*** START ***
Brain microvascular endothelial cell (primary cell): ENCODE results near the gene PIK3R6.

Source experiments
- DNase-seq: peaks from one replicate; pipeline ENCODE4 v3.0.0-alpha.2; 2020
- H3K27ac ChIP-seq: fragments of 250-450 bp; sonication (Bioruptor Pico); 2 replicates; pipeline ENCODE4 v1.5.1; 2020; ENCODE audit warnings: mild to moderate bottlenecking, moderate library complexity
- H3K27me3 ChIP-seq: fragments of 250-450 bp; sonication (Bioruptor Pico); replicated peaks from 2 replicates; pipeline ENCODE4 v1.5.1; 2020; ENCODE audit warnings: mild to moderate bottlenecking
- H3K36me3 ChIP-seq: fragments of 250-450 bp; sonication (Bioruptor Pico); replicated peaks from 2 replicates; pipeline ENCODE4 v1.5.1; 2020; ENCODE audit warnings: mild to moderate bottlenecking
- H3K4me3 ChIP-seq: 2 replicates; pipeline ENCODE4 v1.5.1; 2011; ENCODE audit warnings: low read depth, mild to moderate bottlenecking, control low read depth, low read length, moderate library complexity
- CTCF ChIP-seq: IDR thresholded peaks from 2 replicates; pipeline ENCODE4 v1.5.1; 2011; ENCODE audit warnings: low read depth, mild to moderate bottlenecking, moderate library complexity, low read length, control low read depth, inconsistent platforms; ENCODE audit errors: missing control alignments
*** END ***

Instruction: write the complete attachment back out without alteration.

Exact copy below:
Brain microvascular endothelial cell (primary cell): ENCODE results near the gene PIK3R6.

Source experiments
- DNase-seq: peaks from one replicate; pipeline ENCODE4 v3.0.0-alpha.2; 2020
- H3K27ac ChIP-seq: fragments of 250-450 bp; sonication (Bioruptor Pico); 2 replicates; pipeline ENCODE4 v1.5.1; 2020; ENCODE audit warnings: mild to moderate bottlenecking, moderate library complexity
- H3K27me3 ChIP-seq: fragments of 250-450 bp; sonication (Bioruptor Pico); replicated peaks from 2 replicates; pipeline ENCODE4 v1.5.1; 2020; ENCODE audit warnings: mild to moderate bottlenecking
- H3K36me3 ChIP-seq: fragments of 250-450 bp; sonication (Bioruptor Pico); replicated peaks from 2 replicates; pipeline ENCODE4 v1.5.1; 2020; ENCODE audit warnings: mild to moderate bottlenecking
- H3K4me3 ChIP-seq: 2 replicates; pipeline ENCODE4 v1.5.1; 2011; ENCODE audit warnings: low read depth, mild to moderate bottlenecking, control low read depth, low read length, moderate library complexity
- CTCF ChIP-seq: IDR thresholded peaks from 2 replicates; pipeline ENCODE4 v1.5.1; 2011; ENCODE audit warnings: low read depth, mild to moderate bottlenecking, moderate library complexity, low read length, control low read depth, inconsistent platforms; ENCODE audit errors: missing control alignments